Domestic Missions. It having been decided by eminent legal counsel that the New School Committee of Home Missions, incorporated by the State of New York, and the Old School Board of Domestic Missions, incorporated by the legislature of Pennsylvania, could not be welded together without danger to their legal franchises, unless the requisite enabling legislation could be obtained in each of these States; and it having been further decided on the same authority that, prior and in order to snch legislation, the location of the chief office for conducting business must be determined, the most important action of the Assembly on this subject consisted in appointing committees to procure such legislation before the meeting of the next Assembly, and in fixing said location. The vote on location was: For Philadelphia, 153; for New York, 306. New York was therefore chosen by a two-thirds majority.

Any heart-burnings and griefs awakened by this choice were quickly soothed by the election of Rev. Henry Kendall, D. D., and Rev. Cyrus Dickson, D. D., as co-ordinate Secretaries, and Samuel Powell, Esq., of Philadelphia, so long Treasurer of the Old School Board of Missions, as Treasurer. This was done unanimously by acclamation, on motion of Dr. Adams, commended by one of his happy speeches. No step better fitted to pacify and unify the church, and smooth its future workings, could have been taken. A resolution, highly commendatory of the services of Dr. Musgrave, as Secretary of the Board, an oflice which he resigned on account of advancing years, was unanimously adopted.

We rejoice in the unmistakable signs of the universal prevalence in the Assembly of the opinion that the allowance to domestic missionaries, as well as the salaries of the ministry generally, ought to be largely increased. We trust that reunion, with proper unity and efficiency of organization, will evoke a beneficence in this department, of which all the present is but the mere dawn. The Assembly indeed voted that all salaries of inissionaries now short of $800 ought to be raised to that sum.

Reconstruction. This term has been used to denote ecclesiastical changes, whether of the constitution, or of the bounds and composition of Synods and Presbyteries, rendered needful or expedient in connection with re-union. From the nature of the case, it was impossible that the joint committee on the subject should do more than present a programme for the Assembly to perfect. The subject is one of extreme difficulty and delicacy, and requires a knowledge of localities from the Atlantic to the Pacific, and froin the St. Lawrence to the Gulf, which is impossible to individuals, and can only be had in the Assembly containing commissioners from all these localities. All felt that the committee had done their arduous work elaborately and faithfully, and furnished an outline chart, by the aid of which that body could press the work forward to completion. This they proceeded to do, first with regard to Synodical boundaries, in which they followed the scheme presented by the committee with some modifications. The only question of principle that arose here was, whether the Assembly should constitute the newly-constructed Presbyteries, and out of these constitute the Synods in the natural order; or whether, having constituted the latter according to the book, it shonld leave to the Synods the formation of the Presbyteries, as the book also directs. The former course was recommended in the report of the Reconstruction Committee, and advocated on the floor of the Assembly by Messrs. Beatty, Musgrave, Hat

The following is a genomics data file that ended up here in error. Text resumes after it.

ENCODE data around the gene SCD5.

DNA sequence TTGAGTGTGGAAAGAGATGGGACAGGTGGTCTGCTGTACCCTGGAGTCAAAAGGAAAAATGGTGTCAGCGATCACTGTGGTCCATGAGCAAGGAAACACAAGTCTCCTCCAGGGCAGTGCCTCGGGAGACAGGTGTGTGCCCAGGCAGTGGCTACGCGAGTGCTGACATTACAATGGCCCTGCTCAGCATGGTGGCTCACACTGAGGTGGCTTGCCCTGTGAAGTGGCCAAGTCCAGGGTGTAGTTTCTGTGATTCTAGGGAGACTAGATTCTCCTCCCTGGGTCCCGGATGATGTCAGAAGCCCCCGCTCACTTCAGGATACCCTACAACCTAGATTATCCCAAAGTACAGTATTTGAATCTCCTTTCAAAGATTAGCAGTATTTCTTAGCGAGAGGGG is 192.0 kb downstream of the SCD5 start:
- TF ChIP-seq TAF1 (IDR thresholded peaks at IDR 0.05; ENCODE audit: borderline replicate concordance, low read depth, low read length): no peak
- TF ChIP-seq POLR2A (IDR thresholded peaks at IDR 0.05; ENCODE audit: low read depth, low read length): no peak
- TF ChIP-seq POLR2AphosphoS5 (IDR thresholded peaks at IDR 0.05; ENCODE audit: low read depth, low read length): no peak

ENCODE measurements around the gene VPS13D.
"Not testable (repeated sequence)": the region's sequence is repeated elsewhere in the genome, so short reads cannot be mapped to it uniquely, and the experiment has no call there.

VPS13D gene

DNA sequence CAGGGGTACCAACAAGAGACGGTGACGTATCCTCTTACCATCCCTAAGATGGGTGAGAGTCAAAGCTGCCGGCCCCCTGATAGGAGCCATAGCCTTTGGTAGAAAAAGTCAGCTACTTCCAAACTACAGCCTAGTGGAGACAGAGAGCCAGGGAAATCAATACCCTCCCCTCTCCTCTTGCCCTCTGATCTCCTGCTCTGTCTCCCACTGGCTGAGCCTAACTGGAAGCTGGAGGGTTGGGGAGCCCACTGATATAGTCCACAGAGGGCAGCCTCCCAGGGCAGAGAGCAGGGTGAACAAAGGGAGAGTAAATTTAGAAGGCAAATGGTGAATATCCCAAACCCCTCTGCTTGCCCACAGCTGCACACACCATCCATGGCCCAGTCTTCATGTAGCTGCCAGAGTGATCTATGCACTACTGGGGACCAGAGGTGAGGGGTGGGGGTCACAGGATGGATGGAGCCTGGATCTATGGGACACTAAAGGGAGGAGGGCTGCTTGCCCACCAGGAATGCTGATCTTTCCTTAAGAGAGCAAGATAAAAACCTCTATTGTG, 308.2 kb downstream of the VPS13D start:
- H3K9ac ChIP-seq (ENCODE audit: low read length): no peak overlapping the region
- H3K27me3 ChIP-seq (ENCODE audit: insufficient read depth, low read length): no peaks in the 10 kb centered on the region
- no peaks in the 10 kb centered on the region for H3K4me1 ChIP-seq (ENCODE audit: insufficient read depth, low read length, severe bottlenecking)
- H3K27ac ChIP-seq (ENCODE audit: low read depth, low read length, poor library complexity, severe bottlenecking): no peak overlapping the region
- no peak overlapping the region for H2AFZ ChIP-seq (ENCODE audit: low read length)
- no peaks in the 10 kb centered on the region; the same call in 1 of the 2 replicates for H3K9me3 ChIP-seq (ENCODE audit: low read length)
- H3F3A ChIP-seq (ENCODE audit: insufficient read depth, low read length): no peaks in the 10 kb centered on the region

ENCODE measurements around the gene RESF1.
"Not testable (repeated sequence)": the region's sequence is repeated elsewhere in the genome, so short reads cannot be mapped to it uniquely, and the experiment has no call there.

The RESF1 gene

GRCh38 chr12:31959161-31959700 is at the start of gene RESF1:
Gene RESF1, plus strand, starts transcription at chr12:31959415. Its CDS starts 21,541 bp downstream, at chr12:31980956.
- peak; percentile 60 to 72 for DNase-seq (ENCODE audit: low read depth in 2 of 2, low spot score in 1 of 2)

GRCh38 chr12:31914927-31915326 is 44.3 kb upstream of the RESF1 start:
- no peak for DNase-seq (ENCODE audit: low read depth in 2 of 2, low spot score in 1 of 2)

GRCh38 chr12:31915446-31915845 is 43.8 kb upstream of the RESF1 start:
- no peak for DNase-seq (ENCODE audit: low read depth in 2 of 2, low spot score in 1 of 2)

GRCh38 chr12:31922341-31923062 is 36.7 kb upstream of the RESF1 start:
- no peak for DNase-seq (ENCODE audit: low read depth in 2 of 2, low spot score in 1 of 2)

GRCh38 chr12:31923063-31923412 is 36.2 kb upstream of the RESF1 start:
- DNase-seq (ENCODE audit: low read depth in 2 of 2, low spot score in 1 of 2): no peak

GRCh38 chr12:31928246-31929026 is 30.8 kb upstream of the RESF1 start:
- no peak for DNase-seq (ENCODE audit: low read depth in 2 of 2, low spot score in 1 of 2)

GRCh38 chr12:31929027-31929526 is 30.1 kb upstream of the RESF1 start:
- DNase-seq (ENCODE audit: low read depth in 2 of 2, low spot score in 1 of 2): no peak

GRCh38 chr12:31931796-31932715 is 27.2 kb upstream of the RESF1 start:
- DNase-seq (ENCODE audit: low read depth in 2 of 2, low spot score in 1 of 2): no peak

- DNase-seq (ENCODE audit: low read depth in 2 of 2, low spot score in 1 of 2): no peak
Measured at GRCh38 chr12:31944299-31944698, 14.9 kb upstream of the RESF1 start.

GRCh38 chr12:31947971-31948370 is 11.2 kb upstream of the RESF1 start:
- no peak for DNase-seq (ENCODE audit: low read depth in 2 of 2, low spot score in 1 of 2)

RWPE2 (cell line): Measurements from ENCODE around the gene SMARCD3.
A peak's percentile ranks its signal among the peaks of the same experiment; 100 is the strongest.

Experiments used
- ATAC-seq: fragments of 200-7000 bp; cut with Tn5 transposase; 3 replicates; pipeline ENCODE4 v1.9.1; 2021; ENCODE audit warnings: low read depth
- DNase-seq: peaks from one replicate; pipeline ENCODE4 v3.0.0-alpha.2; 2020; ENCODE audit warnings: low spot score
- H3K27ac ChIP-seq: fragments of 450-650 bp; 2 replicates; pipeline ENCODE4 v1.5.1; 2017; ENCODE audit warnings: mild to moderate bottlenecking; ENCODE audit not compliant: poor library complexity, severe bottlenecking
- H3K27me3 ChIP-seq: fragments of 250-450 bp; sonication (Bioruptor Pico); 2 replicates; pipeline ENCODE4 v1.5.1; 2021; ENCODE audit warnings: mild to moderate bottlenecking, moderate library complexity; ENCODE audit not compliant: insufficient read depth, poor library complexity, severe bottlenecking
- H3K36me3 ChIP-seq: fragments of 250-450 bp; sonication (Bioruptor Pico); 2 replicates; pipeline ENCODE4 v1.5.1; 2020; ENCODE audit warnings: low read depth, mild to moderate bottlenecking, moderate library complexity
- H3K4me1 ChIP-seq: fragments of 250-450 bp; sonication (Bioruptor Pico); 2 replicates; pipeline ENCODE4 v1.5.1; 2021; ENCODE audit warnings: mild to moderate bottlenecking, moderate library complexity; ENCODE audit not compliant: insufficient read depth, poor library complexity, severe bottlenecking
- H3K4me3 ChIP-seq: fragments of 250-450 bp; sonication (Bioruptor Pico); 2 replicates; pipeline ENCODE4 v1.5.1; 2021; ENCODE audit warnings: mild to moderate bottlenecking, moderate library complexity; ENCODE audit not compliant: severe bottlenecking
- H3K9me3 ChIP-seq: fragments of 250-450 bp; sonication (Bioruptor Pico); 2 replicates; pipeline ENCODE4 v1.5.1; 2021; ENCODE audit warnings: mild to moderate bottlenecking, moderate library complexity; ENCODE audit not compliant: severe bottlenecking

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field, and Judge Strong, as having been contemplated by the Assemblies at Pittsburgh, as being within the constitutional prerogative of the Assernbly, and as necessary to expedite reconstruction. It was earnestly opposed by Dr. Spear, Judge Haines, and others, as unconstitutional, and inexpedient because impossible to be done by the Assembly with competent knowledge of what the boundaries of the Presbyteries onght to be. These reasons prevailed with the majority. As to the constitutional question, we do not doubt, we do not believe a majority of the Assembly doubted, that, although the constitution expressly gives this authority to Synods, yet, in the absence of any express self-imposed prohibition, it also leaves it potentially in the Assembly as the original repository of the fulness of the whole church's power, to be exercised, if nced be, in extraordinary emergencies. But we quite concur with the large majority who, aside of constitutional scruples, regarded this course as inexpedient in the present case, not only because the Assembly was so ill-qualified to do the work, but because such large numbers questioned its constitutionality

Basis and Ratio of Representation. Perhaps there is no subject in regard to which there is a more universal conviction that some change ought to be made, and so little agreement and certainty as to how it should be made, as that which respects the ratio of representation. All agree, with scarce an exception, that the body under the present ratio of representation is too large for convenient dispatch of business, and for the endurance of ordinary, practicable hospitality. The reconstruction committee at first recommended Synodical representation, which has the great merit of surely accomplishing the object through existing organizations of the church. But they found it unacceptable to the church, which is strongly wedded to Presbyterial representation, from immemorial habit and other grave considerations. We confess that we prefer this, not from any scruples respecting the constitutionality of Synodical representation, but because we think the Presbyteries are more suitable bodies to elect commissioners, if a method of apportionment can be